How a cattle herder became the first Black politician elected to office in colonial South Africa

Mildred Europa Taylor September 24, 2021
Walter Rubusana. Image via Wikimedia Commons

South Africa’s Walter Rubusana carried so many titles — a minister, political activist, a doctor, a writer, and a teacher. Growing up herding cattle in the Somerset East district of the then Cape Colony (British colony in what is now South Africa), Rubusana would become South Africa’s first Black parliamentarian. He was the first and only Black South African elected to the Cape legislature and the only Black South African elected to one of South Africa’s governing bodies until the advent of democracy in 1994, according to one account.

While helping his people overcome the barriers of racial oppression, he did also play an instrumental role in the creation of the African National Congress (ANC), which was later led by Nelson Mandela. So how did Rubusana, in the face of racism, achieve so much, including becoming the first Black politician to be elected to office in colonial South Africa?

Born on February 21, 1858, to a father who was a senior counselor to a paramount chief, Rubusana started his education when he was 16 after meeting Reverend Richard Birt while working in the stables of a rural mission station in the Cape Colony. Rubusana enrolled and acquired primary education at the mission house led by Birt in Peelton. With support from Birt, Rubusana went on to study to become a teacher at the famous missionary school of Lovedale College, in the Eastern Cape, South Africa.

Lovedale would become known for leaders like Thabo Mbeki, Steve Biko, and Chris Hani who fought against racism and oppression. It was therefore not surprising that Rubusana would become politically active, writing and publishing several works after being educated at Lovedale.

Besides working as a journalist, he contributed greatly to African literature through his book Zemk’ inkomo Magwalandini, which is a rich collection of isiXhosa poetry, clan praises essays and proverbs. The title of the book means “there goes your heritage, you cowards”. “It is a clarion call to Africans for African renewal as far back as 1906,” the Presidency of South Africa writes.

Rubusana in 1885 was ordained as a Congregationalist minister. He got married during that time and had 12 children. He did help Birt, who had become his father figure, to operate the mission station at Peelton for so many years. When Birt passed away, Rubusana should have become his successor but thanks to racism, that position went to a white missionary. Rubusana, while still serving as a clergyman, became a teacher in the city of East London in 1892. Five years later, he helped found the newspaper Izwi Labantu (the Voice of the People), a report by JSTOR Daily said.


Becoming a co-founder of the South African Native National Congress (SANNC), which later became the African National Congress, Rubusana in 1909 accompanied the SANNC’s deputation to Britain to petition against the color bar clauses in the South Africa Act. The following year, he decided to put the liberal policies of the Cape Province to the test. With support from the Progressive Party, he ran for the Cape Provincial Council and was elected for the constituency of Tembuland, thus becoming the only African ever to sit on a provincial council in South Africa.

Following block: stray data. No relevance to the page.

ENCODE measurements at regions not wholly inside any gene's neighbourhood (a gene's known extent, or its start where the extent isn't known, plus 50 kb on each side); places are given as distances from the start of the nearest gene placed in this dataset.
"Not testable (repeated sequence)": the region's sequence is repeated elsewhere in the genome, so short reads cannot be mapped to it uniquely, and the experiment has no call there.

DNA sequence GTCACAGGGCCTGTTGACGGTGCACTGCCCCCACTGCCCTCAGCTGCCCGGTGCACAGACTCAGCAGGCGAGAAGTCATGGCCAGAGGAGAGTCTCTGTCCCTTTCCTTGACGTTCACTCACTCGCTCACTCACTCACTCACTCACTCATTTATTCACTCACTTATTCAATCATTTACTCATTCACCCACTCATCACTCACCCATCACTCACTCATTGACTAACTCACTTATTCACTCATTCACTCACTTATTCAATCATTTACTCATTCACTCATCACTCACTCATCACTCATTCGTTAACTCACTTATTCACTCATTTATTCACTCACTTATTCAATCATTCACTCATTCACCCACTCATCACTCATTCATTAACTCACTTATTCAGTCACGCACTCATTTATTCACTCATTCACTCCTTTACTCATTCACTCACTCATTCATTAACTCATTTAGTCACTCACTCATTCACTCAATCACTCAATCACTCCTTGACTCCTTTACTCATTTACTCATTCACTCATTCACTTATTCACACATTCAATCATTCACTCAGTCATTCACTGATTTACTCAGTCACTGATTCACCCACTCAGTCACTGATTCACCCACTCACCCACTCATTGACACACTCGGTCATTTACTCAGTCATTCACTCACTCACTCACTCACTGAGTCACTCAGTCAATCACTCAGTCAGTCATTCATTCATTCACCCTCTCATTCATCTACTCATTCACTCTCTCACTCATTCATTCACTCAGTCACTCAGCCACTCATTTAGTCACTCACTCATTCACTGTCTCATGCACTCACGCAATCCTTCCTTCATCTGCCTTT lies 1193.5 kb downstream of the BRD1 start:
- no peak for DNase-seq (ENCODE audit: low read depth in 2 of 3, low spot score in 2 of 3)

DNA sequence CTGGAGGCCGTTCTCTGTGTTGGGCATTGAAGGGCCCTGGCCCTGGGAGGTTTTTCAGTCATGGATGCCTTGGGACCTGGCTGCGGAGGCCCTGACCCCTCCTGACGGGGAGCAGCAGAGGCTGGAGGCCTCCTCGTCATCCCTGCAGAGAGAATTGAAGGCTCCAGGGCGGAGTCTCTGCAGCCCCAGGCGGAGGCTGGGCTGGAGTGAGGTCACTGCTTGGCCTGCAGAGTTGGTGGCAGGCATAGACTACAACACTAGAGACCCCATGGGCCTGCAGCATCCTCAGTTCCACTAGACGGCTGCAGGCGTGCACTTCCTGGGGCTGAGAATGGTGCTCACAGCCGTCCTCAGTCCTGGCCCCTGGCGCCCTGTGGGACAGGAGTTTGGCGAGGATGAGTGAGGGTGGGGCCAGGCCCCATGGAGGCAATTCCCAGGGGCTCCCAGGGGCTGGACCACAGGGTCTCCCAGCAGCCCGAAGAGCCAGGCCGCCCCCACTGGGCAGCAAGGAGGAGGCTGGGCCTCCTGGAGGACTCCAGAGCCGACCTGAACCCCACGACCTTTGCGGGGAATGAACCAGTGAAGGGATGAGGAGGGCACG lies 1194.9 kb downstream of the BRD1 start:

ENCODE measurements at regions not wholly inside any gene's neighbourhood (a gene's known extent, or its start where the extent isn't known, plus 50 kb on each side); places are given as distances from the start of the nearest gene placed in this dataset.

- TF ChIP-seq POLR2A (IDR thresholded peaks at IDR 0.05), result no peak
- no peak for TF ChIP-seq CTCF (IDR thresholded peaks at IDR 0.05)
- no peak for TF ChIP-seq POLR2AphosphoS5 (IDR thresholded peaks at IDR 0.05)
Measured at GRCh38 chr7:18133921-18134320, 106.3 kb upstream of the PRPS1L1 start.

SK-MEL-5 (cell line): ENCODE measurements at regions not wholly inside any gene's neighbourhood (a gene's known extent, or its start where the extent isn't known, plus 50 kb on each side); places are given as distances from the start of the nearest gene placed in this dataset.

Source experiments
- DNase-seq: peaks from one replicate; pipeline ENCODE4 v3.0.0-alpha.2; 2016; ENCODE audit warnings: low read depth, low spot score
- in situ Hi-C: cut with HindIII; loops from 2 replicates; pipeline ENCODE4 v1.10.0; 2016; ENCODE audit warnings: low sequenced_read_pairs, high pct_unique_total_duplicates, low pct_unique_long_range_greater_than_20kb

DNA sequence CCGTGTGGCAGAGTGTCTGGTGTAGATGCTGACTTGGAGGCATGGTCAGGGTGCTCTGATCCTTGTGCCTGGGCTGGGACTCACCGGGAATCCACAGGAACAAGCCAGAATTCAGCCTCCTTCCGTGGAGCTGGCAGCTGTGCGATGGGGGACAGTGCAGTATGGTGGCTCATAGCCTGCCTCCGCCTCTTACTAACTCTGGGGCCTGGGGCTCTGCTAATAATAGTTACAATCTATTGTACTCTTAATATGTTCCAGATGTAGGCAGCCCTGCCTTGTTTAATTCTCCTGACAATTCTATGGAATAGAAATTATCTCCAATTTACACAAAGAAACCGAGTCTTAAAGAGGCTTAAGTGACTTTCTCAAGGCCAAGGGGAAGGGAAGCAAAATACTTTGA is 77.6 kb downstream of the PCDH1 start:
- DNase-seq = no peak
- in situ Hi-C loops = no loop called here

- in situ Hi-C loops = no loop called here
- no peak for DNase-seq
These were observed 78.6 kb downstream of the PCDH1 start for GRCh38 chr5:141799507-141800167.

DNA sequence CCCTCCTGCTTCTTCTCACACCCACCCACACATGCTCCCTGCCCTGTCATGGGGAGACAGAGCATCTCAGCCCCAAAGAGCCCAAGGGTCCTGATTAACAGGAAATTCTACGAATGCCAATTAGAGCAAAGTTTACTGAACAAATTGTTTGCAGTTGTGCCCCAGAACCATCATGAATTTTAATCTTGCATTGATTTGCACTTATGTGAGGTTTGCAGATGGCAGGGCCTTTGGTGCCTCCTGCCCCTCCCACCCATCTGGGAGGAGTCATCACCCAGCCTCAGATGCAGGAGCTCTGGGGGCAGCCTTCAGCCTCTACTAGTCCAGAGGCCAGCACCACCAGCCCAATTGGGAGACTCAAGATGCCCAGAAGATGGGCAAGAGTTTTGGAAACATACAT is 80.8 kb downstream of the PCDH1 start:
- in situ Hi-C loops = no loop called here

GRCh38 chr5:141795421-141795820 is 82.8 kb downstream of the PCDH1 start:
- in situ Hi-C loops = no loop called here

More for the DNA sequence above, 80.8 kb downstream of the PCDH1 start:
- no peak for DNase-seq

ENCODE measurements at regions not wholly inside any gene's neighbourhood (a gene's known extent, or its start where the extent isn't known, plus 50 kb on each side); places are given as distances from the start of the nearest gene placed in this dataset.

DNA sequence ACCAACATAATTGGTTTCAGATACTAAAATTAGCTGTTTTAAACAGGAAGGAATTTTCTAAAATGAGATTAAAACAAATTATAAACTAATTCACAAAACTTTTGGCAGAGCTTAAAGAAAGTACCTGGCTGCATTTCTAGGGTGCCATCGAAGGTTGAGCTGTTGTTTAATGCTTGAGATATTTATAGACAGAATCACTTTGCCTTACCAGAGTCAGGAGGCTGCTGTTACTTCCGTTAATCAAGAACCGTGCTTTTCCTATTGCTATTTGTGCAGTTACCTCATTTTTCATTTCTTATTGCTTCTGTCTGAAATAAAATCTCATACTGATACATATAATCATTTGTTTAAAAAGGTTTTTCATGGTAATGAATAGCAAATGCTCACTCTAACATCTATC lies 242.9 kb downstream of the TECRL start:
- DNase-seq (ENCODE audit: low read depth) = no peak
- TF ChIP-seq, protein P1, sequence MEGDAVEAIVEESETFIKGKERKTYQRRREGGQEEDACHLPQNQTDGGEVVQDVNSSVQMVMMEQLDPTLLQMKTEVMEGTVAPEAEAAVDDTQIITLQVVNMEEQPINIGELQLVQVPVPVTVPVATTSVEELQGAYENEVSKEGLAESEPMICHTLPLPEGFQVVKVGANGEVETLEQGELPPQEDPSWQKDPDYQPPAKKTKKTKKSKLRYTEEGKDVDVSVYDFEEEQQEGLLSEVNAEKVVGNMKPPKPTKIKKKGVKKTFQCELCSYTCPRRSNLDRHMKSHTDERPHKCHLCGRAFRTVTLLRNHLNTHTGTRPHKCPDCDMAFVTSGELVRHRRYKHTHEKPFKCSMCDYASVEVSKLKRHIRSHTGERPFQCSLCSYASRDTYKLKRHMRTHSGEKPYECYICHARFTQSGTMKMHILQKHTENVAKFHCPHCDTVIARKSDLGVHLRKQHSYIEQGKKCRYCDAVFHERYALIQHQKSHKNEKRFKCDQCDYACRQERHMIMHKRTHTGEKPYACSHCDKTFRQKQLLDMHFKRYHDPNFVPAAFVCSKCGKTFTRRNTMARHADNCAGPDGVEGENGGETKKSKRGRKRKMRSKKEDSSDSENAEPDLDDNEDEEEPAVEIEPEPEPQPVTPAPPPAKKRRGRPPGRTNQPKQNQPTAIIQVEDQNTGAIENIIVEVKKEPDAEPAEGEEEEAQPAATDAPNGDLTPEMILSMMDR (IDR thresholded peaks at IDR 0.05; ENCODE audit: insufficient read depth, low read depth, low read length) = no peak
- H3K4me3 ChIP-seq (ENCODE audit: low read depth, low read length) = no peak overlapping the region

Rubusana at the time believed that Black people of South Africa should represent themselves. And so in spite of the criticism he faced, even from his own Black folks who argued that his move would ruin the “open door” policies that had been offered to Black politicians, he went on to run a successful campaign. Apart from placing adverts in the local papers and giving speeches, he urged Black voters to give him the vote. He argued that there should be compulsory education for Black children while those who could not afford it should be given free education.

Voters listened, and Rubusana won, even getting votes from White voters. Serving on the Cape Provincial Council for four years, he played a huge role in the efforts of Africans to stop the passage of the 1913 Natives Land Act, which was passed to allocate only about 7% of arable land to Africans and leave the more fertile land for Whites.

Rubusana also helped to bring a telegraph service to the district of Thembuland while fighting against racial discrimination in teachers’ examinations, according to JSTOR Daily. The political activist, teacher and minister twice attempted to recapture the seat after 1914 but failed. In 1919, Rubusana helped draft the SANNC constitution before retiring from active politics. Before his death in 1936 at the age of 78, he helped build schools in the Eastern Cape, most of which were demolished by the apartheid government.

Today, Rubusana is remembered by many South Africans for his pioneering spirit of activism that paved the way for other Black leaders including Mandela. As the Presidency of South Africa puts it: “Dr Walter Rubusana was not only a gifted intellectual with many talents; he was also a political activist who put his intellectual aptitudes to the service of his people. In the face of racialist dogma and state-sanctioned discrimination, he never tired of helping his people overcome the barriers of racial oppression and lack of education.”

Last Edited by:Mildred Europa Taylor Updated: September 24, 2021


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